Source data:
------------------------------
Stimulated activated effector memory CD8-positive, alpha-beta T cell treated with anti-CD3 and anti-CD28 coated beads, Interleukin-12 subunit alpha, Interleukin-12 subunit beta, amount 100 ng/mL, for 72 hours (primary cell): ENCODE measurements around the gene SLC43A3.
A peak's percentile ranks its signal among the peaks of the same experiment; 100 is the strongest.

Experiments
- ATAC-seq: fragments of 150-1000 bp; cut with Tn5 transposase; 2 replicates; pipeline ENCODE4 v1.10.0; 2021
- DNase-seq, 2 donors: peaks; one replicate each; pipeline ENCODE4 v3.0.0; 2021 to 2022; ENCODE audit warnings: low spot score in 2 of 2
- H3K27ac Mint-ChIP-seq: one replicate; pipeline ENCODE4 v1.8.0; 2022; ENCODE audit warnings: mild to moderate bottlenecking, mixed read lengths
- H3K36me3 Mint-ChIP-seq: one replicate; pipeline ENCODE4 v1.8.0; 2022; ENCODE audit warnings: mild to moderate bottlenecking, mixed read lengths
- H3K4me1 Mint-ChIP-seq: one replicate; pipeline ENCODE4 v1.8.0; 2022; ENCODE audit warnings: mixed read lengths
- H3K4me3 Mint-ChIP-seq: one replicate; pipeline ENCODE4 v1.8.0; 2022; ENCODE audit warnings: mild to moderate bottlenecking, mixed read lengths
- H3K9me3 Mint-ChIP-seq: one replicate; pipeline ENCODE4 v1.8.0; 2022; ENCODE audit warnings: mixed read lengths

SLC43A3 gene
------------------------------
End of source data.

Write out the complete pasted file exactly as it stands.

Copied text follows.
Stimulated activated effector memory CD8-positive, alpha-beta T cell treated with anti-CD3 and anti-CD28 coated beads, Interleukin-12 subunit alpha, Interleukin-12 subunit beta, amount 100 ng/mL, for 72 hours (primary cell): ENCODE measurements around the gene SLC43A3.
A peak's percentile ranks its signal among the peaks of the same experiment; 100 is the strongest.

Experiments
- ATAC-seq: fragments of 150-1000 bp; cut with Tn5 transposase; 2 replicates; pipeline ENCODE4 v1.10.0; 2021
- DNase-seq, 2 donors: peaks; one replicate each; pipeline ENCODE4 v3.0.0; 2021 to 2022; ENCODE audit warnings: low spot score in 2 of 2
- H3K27ac Mint-ChIP-seq: one replicate; pipeline ENCODE4 v1.8.0; 2022; ENCODE audit warnings: mild to moderate bottlenecking, mixed read lengths
- H3K36me3 Mint-ChIP-seq: one replicate; pipeline ENCODE4 v1.8.0; 2022; ENCODE audit warnings: mild to moderate bottlenecking, mixed read lengths
- H3K4me1 Mint-ChIP-seq: one replicate; pipeline ENCODE4 v1.8.0; 2022; ENCODE audit warnings: mixed read lengths
- H3K4me3 Mint-ChIP-seq: one replicate; pipeline ENCODE4 v1.8.0; 2022; ENCODE audit warnings: mild to moderate bottlenecking, mixed read lengths
- H3K9me3 Mint-ChIP-seq: one replicate; pipeline ENCODE4 v1.8.0; 2022; ENCODE audit warnings: mixed read lengths

SLC43A3 gene